Daily Rounds: Breast Cancer Treatment Success; Boosting PhysEd; Sex & TV; Stents For Erectile Dysfunction

Benefit in Radiation After Breast Cancer Surgery (The New York Times) "Radiation treatment after surgery for breast cancer significantly lowers the risk that the disease will recur in the breast or spread lethally to other parts of the body over the next 10 to 15 years, researchers say. The new findings mean that radiation prevents recurrences for a longer time and saves more lives than was generally recognized, said Sarah C. Darby, a professor of medical statistics at the University of Oxford and an author of the report."

Mass. considers boost to schools physical education classes - The Boston Globe ( "Although state law requires physical education at every grade level, no time minimum is specified, and districts looking to add instruction time for academic courses have been known to chip away at gym classes. However, several bills are before the Legislature that would restore exercise’s standing. One bill would base state standards on national standards, and establish a physical education coordinator for the state. Another bill spells out grade-by-grade standards. A third would set up a pilot program to provide matching grants to at least six public schools to expand their PE programs." Teens' Sexual Attitudes Affected By TV And Mom : Shots - Health Blog : NPR "A strong mother-daughter relationship neutralized the TV effect on girls, the report from Katholieke Universiteit Leuven says. For boys, the risk actually increased if they were closer to their moms.So what's happening in the mother-son relationship that's not happening in the mother-daughter one? One theory that co-authors Laura Vandenbosch and Steven Eggermont offered is that when a mother encourages her TV-watching son to talk about sex, he might misinterpret her intentions as a confirmation of the importance of sex in his life or even as an approval of recreational sex." (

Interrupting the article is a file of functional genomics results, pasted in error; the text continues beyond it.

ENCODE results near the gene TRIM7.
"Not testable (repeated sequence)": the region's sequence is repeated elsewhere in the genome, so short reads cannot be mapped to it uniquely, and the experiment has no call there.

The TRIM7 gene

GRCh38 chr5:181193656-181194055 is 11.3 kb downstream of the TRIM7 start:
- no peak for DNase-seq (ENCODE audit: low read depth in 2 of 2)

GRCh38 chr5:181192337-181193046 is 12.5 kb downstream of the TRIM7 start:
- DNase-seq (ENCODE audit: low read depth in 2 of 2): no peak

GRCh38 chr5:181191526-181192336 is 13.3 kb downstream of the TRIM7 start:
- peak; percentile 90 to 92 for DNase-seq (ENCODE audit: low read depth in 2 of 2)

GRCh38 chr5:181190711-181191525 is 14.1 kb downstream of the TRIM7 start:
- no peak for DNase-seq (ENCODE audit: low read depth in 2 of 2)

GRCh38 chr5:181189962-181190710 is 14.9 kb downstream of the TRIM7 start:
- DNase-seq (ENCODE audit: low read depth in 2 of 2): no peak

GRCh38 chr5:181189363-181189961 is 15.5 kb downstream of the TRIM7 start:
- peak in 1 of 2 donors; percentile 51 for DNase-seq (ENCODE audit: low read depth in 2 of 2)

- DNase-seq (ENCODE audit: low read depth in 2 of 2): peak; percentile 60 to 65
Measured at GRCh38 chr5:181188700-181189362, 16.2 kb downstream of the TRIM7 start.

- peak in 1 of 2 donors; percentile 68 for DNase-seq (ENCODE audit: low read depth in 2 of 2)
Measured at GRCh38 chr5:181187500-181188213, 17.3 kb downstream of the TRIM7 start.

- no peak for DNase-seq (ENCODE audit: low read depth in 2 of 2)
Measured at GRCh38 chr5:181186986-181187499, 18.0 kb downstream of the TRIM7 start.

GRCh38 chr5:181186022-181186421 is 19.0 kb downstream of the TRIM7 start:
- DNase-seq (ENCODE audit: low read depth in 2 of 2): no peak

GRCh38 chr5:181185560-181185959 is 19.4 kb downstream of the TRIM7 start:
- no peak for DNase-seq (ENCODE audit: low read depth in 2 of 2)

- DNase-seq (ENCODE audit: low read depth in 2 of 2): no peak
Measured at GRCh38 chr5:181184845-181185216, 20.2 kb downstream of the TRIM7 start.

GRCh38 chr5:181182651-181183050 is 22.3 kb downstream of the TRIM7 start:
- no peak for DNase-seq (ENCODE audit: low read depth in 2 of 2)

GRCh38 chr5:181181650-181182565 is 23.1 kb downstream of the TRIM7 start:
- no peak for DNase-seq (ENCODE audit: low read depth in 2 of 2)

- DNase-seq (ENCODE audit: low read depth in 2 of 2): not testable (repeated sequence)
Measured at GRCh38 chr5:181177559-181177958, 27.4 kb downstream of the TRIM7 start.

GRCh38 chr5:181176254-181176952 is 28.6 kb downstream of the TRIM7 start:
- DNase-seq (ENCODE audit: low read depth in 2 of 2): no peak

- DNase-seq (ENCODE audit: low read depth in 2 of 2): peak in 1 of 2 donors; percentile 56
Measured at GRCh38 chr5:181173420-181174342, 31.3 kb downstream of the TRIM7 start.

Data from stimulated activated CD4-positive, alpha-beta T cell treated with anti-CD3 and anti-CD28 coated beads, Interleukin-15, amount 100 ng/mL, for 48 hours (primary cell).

Medtronic tests stent for erectile dysfunction | Reuters "Initial findings showed two-thirds of men who underwent the 1- to 2-hour procedure improved by at least 4 points on the 30-point Internal Index of Erectile Dysfunction scale, he said. There were no adverse events reported up to three months later, but Rogers acknowledged that risks may become evident much later.""This is still investigational and requires more research. It is the inception of an entirely new way of treating ED that has never been seen before," he said.' (Reuters)

This program aired on October 20, 2011. The audio for this program is not available.


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